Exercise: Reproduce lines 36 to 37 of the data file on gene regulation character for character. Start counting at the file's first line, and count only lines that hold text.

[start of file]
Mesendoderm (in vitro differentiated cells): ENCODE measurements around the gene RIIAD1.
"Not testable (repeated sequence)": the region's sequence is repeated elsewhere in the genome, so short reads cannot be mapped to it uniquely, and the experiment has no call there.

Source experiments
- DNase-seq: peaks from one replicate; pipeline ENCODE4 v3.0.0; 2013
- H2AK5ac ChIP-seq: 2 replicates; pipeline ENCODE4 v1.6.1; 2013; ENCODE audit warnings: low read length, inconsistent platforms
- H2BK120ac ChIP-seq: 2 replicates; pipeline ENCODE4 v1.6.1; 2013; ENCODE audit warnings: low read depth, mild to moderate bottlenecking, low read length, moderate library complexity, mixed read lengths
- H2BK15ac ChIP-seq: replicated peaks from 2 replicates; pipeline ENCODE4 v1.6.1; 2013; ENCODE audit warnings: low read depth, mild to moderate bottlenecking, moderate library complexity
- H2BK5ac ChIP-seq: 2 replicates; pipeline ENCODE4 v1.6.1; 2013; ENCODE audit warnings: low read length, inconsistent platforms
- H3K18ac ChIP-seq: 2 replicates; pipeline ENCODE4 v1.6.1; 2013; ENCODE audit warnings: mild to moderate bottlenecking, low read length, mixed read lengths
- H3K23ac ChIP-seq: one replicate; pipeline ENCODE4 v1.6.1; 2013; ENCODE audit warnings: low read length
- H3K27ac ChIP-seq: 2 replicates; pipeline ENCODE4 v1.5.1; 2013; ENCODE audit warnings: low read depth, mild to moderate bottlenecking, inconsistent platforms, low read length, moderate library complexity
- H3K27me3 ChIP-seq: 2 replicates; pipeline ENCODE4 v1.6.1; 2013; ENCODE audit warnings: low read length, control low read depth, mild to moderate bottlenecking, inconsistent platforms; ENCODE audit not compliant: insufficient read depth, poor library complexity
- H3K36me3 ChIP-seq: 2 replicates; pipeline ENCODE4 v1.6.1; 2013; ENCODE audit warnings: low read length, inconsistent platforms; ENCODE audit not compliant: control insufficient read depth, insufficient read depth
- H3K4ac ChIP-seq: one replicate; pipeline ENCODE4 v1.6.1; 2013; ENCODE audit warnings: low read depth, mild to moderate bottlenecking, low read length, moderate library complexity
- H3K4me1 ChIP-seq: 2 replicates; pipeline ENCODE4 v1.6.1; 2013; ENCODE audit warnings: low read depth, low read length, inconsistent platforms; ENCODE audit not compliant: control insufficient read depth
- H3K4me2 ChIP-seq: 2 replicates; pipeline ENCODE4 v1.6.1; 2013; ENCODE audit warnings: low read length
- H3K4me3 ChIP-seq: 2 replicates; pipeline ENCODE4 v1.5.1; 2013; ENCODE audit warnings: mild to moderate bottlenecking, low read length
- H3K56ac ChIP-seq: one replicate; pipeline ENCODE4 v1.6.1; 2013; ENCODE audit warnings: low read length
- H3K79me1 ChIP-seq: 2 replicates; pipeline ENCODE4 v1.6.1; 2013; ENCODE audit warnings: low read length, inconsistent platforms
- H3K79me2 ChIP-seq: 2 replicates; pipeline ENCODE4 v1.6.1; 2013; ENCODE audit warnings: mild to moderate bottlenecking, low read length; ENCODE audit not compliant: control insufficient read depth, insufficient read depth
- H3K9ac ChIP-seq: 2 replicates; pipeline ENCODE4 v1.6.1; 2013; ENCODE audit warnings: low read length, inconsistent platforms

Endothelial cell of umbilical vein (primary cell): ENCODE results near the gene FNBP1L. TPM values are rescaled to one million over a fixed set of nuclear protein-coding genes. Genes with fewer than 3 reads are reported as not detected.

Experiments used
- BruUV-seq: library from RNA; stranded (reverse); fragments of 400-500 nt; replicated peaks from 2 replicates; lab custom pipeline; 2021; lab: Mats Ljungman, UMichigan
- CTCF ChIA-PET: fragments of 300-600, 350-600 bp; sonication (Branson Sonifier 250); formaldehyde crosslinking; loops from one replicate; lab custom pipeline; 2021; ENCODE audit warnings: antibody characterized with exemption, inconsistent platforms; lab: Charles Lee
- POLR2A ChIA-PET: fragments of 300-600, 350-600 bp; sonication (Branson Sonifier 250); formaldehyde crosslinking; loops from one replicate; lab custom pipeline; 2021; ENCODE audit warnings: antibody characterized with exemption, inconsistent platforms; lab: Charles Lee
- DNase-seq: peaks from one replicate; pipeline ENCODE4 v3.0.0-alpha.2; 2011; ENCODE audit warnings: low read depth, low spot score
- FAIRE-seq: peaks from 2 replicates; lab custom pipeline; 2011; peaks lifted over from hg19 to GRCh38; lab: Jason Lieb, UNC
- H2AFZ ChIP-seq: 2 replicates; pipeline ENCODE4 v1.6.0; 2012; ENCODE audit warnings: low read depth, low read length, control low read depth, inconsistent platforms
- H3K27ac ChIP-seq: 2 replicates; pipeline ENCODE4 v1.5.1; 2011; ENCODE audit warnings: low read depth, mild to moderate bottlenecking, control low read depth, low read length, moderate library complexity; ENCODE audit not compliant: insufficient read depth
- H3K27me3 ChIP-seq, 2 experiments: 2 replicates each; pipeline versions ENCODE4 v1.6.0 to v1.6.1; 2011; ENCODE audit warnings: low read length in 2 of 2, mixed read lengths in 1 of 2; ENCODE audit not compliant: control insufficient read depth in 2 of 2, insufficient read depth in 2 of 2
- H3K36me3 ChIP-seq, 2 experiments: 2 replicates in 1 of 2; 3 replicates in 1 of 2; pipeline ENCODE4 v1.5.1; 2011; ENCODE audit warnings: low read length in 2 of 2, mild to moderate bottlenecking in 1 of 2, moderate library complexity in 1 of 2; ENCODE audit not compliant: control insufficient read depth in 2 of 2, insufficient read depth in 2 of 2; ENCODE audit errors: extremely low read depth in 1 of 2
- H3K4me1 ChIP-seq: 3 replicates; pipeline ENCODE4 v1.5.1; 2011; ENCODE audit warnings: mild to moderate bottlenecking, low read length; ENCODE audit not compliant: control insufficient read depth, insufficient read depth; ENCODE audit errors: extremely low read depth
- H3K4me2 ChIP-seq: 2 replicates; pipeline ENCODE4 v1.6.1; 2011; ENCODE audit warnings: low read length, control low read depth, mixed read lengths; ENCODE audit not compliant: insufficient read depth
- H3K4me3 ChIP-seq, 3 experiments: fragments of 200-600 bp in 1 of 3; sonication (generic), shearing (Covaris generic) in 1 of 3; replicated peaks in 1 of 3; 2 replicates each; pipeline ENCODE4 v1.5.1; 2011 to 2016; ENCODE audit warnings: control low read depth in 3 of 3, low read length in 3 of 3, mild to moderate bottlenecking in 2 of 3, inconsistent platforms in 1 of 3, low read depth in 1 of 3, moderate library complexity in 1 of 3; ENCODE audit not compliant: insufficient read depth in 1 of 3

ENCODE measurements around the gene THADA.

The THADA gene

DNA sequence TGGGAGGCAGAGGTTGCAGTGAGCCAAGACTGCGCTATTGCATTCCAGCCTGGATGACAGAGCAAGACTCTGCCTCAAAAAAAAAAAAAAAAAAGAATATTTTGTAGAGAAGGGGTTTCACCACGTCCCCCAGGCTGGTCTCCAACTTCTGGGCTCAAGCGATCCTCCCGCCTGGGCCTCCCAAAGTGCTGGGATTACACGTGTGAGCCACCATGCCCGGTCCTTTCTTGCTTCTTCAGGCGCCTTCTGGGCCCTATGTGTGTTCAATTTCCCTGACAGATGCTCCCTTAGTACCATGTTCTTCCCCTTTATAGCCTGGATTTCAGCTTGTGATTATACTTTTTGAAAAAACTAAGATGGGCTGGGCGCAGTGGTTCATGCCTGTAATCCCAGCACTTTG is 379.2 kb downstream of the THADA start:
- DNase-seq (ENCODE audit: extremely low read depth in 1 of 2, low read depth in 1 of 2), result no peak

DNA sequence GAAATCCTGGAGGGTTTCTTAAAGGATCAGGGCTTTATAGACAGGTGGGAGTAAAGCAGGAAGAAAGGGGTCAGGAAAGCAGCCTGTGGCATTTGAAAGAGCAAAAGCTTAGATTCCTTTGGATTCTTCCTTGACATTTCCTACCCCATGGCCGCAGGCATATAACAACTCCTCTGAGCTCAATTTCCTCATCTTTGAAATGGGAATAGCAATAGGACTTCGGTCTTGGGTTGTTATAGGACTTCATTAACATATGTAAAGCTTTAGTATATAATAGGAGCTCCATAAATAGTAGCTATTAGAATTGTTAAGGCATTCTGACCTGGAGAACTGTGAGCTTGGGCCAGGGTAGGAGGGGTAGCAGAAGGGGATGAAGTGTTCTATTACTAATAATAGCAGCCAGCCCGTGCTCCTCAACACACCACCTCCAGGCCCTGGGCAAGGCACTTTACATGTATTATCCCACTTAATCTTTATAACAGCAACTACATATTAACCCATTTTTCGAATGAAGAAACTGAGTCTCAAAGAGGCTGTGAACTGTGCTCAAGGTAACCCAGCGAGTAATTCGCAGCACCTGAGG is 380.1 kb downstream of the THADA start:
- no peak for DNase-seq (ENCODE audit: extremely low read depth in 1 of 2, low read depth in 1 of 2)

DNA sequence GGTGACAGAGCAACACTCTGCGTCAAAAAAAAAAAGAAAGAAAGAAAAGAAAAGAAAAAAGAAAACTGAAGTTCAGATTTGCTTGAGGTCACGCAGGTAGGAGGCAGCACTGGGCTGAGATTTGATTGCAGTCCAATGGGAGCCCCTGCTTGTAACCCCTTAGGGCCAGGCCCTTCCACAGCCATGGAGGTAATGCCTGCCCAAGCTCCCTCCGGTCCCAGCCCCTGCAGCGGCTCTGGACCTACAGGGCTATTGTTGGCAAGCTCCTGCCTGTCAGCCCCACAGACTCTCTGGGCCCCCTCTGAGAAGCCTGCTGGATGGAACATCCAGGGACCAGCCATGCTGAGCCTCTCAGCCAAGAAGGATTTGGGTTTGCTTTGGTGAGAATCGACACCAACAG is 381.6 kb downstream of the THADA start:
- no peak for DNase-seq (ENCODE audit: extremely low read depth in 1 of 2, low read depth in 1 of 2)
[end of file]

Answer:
ENCODE measurements around the gene THADA.

The THADA gene